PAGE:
Did you ever get multiple devices to work on the SPI bus along with the accelerometer? Technically, when the chipselect for the accelerometer is disabled, it goes into I2C mode. The clock and data lines for the SPI bus are still connected, however, and I did not know if this caused any data transfer problems of malfunction of the accelerometer since it would be receiving the SPI bus data. I had planned on putting a high impedance buffer that only connected the SPI bus to the accelerometer when then chipselect was enabled, but I was curious if, based on your hands on experience, I need to do this.



Hello Julian,

I’m currently trying to develop an application which works with the LIS3L. I’m not using Audrino but a NXP LPC2129 .
In the first step I was polling the registers with your loop() method. If I move around the chip the values received change so it obviously works. Now I wanted to get the same thing done using interrupts generated by LIS3L. But no interrupts are generated. Did you also try to work with interrupts? If so, could you provide me with the steps for setting up the LIS3L interrupt suff?
If I configure LIS3L to send the DRDY-Signal to the RDY/INT pad the ISR is called continuously. When switching vom DRDY to IEN (in CTRL_REG2) the ISR won’t be called anymore. Is it correct that the interrupt signal is triggered by Direction Detection or FreeFall/WakeUp generator?

Thank you,

Got the new arduino 10000 and life is better, the NG and Lis just don’t get along very well

Thanks for these instructions! Makes it easy to work with Arduino and this chip. I tried to run it but didn’t work until I realized that you shouldn’t be too creative with wiring ;) apparently the SPI clock generator is hardwired to PIN 13 in the chip and you just can’t change it in code and expect it to work. Had to refer to the Atmel chip datasheet to figure that out… but all is well that ends well, so good stuff.


I’ve never actually used the interrupt feature of the LIS3LVO2DQ — sorry. Let me know how it goes, though.


Folks like Matthias and myself grappling with LIS3LVxxx interrupts might find this (somewhat old) document of help:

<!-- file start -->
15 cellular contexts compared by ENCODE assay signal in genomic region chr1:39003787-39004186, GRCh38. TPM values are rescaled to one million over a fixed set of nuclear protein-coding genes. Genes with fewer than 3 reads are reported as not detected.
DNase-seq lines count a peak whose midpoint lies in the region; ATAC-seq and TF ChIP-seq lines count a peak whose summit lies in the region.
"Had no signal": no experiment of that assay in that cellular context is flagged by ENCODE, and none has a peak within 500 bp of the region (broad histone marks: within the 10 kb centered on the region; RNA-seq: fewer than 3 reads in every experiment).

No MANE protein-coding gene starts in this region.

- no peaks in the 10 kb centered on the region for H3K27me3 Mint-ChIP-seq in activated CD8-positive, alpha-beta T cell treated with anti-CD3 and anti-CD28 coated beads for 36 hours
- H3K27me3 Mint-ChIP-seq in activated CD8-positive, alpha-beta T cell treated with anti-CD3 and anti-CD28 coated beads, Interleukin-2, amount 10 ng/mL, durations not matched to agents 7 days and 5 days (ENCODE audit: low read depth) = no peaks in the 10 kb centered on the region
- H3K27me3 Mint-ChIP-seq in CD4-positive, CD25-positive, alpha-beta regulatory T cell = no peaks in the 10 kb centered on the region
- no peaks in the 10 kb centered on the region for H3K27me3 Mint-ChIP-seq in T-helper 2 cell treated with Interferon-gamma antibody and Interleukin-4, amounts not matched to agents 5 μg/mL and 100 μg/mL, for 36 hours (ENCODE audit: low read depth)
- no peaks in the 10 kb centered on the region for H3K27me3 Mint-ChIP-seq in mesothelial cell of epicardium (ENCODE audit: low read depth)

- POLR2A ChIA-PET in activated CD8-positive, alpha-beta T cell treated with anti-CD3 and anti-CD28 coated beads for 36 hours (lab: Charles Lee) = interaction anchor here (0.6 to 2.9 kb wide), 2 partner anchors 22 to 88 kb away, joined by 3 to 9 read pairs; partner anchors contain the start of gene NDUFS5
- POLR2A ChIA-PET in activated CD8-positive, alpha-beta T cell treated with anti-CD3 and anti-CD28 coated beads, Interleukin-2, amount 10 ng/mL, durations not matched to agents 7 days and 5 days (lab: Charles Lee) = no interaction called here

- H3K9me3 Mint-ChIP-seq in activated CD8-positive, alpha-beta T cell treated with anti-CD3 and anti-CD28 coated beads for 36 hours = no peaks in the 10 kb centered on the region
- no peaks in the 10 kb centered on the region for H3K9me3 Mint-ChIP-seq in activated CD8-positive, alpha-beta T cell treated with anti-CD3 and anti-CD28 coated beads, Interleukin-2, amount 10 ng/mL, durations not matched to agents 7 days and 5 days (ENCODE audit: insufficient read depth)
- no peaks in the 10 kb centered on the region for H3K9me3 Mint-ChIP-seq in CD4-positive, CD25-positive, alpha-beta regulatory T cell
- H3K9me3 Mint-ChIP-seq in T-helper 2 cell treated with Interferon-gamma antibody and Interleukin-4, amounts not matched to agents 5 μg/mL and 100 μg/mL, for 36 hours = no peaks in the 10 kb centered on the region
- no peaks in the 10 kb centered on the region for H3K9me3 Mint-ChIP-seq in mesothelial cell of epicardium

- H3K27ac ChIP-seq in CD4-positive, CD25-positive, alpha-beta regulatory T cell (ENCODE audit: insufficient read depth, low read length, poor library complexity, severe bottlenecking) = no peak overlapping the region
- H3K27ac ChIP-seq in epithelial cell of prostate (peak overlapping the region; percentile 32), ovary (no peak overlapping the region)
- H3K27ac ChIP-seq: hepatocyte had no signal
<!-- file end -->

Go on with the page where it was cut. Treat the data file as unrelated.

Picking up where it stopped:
Hello, Im trying to read the uAccelerometer using SPI Bus and a C8051 from Silicon Labs that has an SPI controller onboard.

I sent the command to read WHO AM I register (0x0F). The first time I read it I get 0xFF as answer. If I read it again, I get 0xA3. After that, any read from any reg, I get 0xA3, no mater what I read… Any ideas?

Tough to say. The communications is almost certainly not working properly, assuming that the accelerometer and the microcontroller are working okay. I’d double check the connections between your microcontroller (I’m not familiar with this one) and the accelerometer and make certain that the right things are connected together. MOSI/MISO and whatever you’re using for chip enable are connected properly to the accelerometer.

Without knowing anything about the C8051, it’s hard to help out. I’d check the developer’s forums and so forth for that particular microcontroller. First, do everything I could to solve the problem yourself — double-check connections, study-up on the SPI protocol, read the documentation for the microcontroller, borrow a friend’s logic analyzer or oscilloscope and check the signals. I’ve always found that watching the data move on a scope can reveal lots. It may be the bit ordering, or the data mode of the SPI protocol needs to be set properly on the C8051 to match that of the accelerometer.

Since SPI uses a clock to signal data transfers, there are variosu “modes” that the clock can be set to. For example, the phase and polarity of the clock can be set to determine the conditions under which data is sent/read. Is the signal on the data line sampled when the clock signal goes from “high” to “low” or when it goes from “low” to “high”? This is usually referred to as the clock phase. Then, there’s the clock polarity to consider, too.